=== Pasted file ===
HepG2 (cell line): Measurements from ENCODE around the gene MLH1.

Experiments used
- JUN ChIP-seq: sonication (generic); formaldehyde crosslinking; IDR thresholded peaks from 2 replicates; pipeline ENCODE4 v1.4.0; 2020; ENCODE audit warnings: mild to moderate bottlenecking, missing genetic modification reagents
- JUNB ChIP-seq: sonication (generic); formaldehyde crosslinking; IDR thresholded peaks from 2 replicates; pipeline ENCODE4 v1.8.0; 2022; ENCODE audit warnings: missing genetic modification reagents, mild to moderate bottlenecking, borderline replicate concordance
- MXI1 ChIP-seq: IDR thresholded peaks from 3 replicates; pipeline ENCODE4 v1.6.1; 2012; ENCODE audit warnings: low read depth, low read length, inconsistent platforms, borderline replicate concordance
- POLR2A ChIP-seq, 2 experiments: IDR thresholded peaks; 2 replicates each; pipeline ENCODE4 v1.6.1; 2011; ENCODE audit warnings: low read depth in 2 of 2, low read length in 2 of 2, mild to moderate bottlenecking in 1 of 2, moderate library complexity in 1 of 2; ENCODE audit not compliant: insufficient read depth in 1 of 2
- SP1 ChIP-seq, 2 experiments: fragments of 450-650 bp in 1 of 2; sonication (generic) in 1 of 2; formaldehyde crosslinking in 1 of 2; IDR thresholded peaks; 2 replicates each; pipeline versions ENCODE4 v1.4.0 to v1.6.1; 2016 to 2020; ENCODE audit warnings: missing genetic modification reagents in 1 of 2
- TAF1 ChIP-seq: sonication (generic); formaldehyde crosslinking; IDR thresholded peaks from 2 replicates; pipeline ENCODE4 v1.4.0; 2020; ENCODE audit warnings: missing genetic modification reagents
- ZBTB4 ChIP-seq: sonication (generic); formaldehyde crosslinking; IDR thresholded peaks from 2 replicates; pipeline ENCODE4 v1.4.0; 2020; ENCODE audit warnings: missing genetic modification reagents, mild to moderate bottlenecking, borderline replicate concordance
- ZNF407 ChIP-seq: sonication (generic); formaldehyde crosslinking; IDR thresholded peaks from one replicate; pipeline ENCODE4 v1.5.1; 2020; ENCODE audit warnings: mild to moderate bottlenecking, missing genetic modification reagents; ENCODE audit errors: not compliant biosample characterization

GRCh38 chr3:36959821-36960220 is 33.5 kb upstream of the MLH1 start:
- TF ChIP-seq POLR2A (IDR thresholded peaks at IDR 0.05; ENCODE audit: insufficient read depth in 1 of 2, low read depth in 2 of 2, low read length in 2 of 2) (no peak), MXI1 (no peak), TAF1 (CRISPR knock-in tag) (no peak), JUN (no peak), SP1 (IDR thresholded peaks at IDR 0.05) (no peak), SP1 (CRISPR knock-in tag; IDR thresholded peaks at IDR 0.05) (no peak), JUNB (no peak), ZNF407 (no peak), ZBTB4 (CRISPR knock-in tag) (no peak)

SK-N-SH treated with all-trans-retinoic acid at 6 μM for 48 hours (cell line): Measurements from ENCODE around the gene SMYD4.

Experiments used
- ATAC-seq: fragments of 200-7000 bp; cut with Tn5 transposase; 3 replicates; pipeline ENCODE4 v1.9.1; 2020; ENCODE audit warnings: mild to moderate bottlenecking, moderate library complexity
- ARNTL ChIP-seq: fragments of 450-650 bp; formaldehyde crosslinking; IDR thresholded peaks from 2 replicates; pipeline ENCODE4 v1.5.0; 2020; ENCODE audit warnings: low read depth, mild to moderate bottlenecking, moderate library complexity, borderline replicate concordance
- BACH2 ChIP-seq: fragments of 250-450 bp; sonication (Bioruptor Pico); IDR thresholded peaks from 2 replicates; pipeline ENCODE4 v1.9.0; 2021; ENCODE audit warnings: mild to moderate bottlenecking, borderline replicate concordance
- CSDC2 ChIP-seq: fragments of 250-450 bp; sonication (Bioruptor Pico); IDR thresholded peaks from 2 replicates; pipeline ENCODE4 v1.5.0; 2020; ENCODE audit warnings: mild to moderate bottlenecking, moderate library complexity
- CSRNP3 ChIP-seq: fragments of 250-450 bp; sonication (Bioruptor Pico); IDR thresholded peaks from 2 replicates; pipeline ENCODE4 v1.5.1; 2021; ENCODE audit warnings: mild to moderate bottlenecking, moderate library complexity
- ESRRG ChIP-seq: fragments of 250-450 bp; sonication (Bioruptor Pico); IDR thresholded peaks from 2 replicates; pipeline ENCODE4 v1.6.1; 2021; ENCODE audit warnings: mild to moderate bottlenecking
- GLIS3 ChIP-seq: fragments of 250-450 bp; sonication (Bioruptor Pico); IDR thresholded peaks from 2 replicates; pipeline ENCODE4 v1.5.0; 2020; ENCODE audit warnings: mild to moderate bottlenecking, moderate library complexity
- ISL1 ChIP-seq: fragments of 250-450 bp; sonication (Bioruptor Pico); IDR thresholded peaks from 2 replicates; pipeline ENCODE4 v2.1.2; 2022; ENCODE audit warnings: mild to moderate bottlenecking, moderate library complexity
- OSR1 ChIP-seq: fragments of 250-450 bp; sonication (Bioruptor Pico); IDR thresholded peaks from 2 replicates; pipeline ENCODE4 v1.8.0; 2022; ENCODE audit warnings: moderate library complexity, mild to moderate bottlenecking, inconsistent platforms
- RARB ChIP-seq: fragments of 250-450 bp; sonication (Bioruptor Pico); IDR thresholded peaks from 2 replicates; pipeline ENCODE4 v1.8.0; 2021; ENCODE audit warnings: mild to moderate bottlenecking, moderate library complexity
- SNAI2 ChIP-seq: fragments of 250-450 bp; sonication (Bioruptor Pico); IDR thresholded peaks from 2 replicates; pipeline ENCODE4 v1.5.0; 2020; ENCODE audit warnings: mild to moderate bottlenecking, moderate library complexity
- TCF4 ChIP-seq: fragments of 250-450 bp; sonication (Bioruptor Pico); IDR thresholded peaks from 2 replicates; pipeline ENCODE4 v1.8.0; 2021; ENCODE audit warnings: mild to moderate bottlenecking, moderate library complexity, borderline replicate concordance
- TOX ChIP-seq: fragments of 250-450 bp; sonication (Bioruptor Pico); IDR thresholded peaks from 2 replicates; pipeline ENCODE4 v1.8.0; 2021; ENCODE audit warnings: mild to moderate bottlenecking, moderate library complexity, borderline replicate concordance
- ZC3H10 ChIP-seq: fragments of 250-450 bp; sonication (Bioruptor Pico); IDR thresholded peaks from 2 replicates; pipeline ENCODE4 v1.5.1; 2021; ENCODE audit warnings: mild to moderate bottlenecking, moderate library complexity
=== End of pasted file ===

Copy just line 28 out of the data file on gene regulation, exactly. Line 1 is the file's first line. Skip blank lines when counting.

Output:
- ZC3H10 ChIP-seq: fragments of 250-450 bp; sonication (Bioruptor Pico); IDR thresholded peaks from 2 replicates; pipeline ENCODE4 v1.5.1; 2021; ENCODE audit warnings: mild to moderate bottlenecking, moderate library complexity